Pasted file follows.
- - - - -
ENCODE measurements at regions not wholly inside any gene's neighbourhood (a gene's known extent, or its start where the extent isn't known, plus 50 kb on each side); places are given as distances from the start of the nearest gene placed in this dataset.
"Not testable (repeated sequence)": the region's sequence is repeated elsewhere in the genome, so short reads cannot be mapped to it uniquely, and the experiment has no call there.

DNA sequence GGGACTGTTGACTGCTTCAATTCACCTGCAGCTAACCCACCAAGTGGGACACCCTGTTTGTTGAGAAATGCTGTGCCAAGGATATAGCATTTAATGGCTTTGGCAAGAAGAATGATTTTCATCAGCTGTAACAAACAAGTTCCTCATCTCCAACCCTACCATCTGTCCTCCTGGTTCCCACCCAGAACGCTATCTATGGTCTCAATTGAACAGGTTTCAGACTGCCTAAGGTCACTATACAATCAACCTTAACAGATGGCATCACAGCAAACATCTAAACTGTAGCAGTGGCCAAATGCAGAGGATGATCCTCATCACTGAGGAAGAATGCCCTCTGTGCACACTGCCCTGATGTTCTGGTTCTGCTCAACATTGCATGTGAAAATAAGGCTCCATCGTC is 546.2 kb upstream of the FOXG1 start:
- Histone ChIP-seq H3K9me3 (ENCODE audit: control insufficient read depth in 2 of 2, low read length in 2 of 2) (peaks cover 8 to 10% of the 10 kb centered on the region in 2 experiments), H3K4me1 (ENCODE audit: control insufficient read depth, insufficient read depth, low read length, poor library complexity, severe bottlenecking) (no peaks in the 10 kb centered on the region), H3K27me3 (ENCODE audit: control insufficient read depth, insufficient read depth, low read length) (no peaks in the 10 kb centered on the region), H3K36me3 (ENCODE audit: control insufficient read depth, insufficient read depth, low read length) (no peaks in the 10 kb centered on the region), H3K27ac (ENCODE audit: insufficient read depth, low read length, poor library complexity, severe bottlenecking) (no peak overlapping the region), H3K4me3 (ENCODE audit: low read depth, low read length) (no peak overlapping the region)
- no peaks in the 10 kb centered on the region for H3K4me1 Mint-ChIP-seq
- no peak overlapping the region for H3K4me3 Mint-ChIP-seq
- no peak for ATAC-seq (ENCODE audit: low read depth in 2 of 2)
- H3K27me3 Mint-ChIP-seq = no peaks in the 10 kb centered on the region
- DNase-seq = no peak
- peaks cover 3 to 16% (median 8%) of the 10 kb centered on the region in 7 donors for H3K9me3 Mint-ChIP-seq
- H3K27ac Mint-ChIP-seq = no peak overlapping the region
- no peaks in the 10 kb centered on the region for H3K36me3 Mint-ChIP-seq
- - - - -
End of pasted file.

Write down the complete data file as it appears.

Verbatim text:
ENCODE measurements at regions not wholly inside any gene's neighbourhood (a gene's known extent, or its start where the extent isn't known, plus 50 kb on each side); places are given as distances from the start of the nearest gene placed in this dataset.
"Not testable (repeated sequence)": the region's sequence is repeated elsewhere in the genome, so short reads cannot be mapped to it uniquely, and the experiment has no call there.

DNA sequence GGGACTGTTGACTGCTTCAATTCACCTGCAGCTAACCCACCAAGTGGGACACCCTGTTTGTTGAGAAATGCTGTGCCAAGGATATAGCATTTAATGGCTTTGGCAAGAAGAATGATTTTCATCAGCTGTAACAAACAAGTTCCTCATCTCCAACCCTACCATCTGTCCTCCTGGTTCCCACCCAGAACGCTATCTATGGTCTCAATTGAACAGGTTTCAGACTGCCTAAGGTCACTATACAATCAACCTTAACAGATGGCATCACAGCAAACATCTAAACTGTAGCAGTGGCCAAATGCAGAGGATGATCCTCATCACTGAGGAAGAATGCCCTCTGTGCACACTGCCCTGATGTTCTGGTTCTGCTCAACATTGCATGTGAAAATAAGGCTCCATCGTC is 546.2 kb upstream of the FOXG1 start:
- Histone ChIP-seq H3K9me3 (ENCODE audit: control insufficient read depth in 2 of 2, low read length in 2 of 2) (peaks cover 8 to 10% of the 10 kb centered on the region in 2 experiments), H3K4me1 (ENCODE audit: control insufficient read depth, insufficient read depth, low read length, poor library complexity, severe bottlenecking) (no peaks in the 10 kb centered on the region), H3K27me3 (ENCODE audit: control insufficient read depth, insufficient read depth, low read length) (no peaks in the 10 kb centered on the region), H3K36me3 (ENCODE audit: control insufficient read depth, insufficient read depth, low read length) (no peaks in the 10 kb centered on the region), H3K27ac (ENCODE audit: insufficient read depth, low read length, poor library complexity, severe bottlenecking) (no peak overlapping the region), H3K4me3 (ENCODE audit: low read depth, low read length) (no peak overlapping the region)
- no peaks in the 10 kb centered on the region for H3K4me1 Mint-ChIP-seq
- no peak overlapping the region for H3K4me3 Mint-ChIP-seq
- no peak for ATAC-seq (ENCODE audit: low read depth in 2 of 2)
- H3K27me3 Mint-ChIP-seq = no peaks in the 10 kb centered on the region
- DNase-seq = no peak
- peaks cover 3 to 16% (median 8%) of the 10 kb centered on the region in 7 donors for H3K9me3 Mint-ChIP-seq
- H3K27ac Mint-ChIP-seq = no peak overlapping the region
- no peaks in the 10 kb centered on the region for H3K36me3 Mint-ChIP-seq